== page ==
“Fashionable management school theory appears to have lent undeserved credibility to some chaotic systems.”
This line leapt out from the 571-page UK parliamentary review of banking published on Wednesday. It’s in the conclusion to the passage criticising the way in which banks applied the “three lines of defence” risk control framework – line managers, risk controllers and compliance staff, and internal audit.
If the US Department of Justice does push its accusations of gross negligence against BP to trial, disinterested observers can look forward to a detailed exploration of the oil company’s culture and management.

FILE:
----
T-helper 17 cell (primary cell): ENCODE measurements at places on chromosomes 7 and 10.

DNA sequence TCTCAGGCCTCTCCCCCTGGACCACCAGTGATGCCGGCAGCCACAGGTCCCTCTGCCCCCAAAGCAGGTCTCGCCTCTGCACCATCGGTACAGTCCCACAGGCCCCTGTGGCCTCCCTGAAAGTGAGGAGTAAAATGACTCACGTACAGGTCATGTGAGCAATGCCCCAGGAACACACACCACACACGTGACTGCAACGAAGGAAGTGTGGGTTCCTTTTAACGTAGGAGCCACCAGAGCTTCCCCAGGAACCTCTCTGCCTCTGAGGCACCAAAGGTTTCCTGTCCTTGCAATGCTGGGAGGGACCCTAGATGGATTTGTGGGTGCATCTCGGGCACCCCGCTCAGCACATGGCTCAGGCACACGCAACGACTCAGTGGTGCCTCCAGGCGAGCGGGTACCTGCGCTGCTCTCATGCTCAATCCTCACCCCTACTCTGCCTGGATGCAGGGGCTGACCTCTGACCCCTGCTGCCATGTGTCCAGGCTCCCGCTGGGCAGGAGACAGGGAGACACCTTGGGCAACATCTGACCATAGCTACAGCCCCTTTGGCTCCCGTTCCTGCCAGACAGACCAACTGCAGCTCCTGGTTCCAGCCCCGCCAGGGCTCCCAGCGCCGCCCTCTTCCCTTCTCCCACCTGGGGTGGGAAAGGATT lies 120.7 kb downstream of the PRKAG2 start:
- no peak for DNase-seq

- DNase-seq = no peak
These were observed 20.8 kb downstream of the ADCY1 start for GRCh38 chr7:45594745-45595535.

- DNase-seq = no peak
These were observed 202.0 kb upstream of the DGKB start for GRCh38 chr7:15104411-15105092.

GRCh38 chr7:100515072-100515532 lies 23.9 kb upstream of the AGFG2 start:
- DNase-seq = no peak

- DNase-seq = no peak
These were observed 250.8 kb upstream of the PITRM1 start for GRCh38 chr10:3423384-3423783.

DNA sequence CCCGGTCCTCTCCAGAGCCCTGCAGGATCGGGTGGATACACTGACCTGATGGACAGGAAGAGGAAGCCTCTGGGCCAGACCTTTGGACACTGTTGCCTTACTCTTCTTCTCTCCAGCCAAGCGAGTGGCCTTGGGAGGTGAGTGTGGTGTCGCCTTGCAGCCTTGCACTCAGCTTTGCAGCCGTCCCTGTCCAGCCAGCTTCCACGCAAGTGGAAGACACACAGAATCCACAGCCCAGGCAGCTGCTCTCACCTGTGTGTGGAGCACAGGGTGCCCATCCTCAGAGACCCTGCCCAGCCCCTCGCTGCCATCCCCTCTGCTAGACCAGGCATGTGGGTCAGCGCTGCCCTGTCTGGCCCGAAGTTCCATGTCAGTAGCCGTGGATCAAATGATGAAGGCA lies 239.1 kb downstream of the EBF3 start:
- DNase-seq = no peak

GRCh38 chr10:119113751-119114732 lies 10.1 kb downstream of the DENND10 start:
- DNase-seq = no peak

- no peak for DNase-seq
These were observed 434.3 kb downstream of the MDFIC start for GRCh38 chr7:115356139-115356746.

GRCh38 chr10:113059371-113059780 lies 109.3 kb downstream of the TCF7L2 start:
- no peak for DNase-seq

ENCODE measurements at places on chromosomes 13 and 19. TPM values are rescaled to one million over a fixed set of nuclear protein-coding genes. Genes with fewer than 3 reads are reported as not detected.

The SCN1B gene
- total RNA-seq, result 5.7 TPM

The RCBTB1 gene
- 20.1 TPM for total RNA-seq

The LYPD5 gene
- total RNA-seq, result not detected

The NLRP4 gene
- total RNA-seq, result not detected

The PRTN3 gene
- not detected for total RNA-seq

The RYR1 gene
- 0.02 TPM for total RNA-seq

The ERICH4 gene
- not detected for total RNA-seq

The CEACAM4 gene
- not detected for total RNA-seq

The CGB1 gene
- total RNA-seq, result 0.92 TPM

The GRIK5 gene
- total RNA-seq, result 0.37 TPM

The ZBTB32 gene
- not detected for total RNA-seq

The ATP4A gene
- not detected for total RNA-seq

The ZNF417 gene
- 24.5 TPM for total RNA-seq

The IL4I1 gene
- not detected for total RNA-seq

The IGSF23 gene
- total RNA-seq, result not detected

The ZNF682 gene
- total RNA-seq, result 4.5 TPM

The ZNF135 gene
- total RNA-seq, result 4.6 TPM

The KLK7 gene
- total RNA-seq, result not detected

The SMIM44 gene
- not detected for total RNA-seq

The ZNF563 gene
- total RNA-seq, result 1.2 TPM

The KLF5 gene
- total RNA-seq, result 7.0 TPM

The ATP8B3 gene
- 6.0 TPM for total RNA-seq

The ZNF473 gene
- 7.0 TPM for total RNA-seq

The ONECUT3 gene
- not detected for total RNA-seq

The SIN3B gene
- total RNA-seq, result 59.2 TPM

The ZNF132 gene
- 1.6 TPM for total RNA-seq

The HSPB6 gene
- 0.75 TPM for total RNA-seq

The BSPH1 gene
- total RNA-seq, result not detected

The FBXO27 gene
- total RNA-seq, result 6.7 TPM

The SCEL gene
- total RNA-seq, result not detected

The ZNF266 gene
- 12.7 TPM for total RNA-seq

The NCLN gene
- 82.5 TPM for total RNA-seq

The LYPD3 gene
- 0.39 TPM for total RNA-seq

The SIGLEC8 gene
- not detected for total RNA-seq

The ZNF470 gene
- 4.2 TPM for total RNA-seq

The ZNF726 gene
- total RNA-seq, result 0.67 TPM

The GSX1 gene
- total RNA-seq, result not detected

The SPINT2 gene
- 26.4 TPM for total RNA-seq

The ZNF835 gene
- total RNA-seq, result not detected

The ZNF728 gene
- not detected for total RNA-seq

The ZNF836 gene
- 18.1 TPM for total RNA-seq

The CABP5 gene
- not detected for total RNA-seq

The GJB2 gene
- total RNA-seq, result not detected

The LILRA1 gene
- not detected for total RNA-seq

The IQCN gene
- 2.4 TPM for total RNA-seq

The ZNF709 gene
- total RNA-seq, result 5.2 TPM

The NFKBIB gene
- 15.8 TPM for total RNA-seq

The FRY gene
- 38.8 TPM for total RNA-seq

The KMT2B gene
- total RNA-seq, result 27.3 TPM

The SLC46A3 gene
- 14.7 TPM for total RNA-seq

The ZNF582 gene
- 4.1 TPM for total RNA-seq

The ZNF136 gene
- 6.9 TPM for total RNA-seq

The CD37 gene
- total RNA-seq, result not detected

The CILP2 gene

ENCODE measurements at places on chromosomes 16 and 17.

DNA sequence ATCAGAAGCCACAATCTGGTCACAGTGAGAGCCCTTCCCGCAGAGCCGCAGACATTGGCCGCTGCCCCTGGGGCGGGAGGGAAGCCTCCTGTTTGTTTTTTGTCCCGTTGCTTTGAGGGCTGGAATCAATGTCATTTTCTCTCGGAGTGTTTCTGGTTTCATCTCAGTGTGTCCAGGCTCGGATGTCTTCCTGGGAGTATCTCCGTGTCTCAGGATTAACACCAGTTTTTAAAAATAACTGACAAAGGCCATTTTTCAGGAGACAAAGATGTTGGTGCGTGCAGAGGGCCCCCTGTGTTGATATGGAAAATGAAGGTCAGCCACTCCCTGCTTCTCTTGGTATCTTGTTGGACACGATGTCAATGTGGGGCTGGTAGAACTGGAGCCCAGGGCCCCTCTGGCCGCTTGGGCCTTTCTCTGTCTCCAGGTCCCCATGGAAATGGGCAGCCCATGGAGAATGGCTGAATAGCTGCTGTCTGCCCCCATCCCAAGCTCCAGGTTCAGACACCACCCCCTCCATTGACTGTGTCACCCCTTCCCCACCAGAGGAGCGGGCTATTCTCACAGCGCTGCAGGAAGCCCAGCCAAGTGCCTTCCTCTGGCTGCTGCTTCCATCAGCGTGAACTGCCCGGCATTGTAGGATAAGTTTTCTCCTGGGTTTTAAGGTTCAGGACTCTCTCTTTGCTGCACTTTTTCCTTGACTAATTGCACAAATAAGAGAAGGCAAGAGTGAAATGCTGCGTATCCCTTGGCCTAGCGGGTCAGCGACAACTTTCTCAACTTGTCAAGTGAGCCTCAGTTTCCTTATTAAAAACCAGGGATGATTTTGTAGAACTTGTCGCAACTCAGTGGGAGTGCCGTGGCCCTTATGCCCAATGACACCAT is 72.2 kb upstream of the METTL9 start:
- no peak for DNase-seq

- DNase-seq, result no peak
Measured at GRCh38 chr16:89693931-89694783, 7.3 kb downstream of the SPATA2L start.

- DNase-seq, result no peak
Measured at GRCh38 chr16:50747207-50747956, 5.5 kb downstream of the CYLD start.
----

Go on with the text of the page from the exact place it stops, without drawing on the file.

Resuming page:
As I wrote in my first column as FT management editor in 2011, the report issued by Barack Obama’s national commission into the Deepwater Horizon disaster reads like a guide to the challenges of implementing cultural change, fighting complacency, running a collaborative “extended enterprise”, and managing risk. BP’s own 2010 accident investigation report, based on an investigation by Mark Bly, the group’s head of safety and operations, took a far narrower view. There are 69 references to culture in the national commission report, for instance; there are none in BP’s, and the only discussion of management is focused on specific operational issues.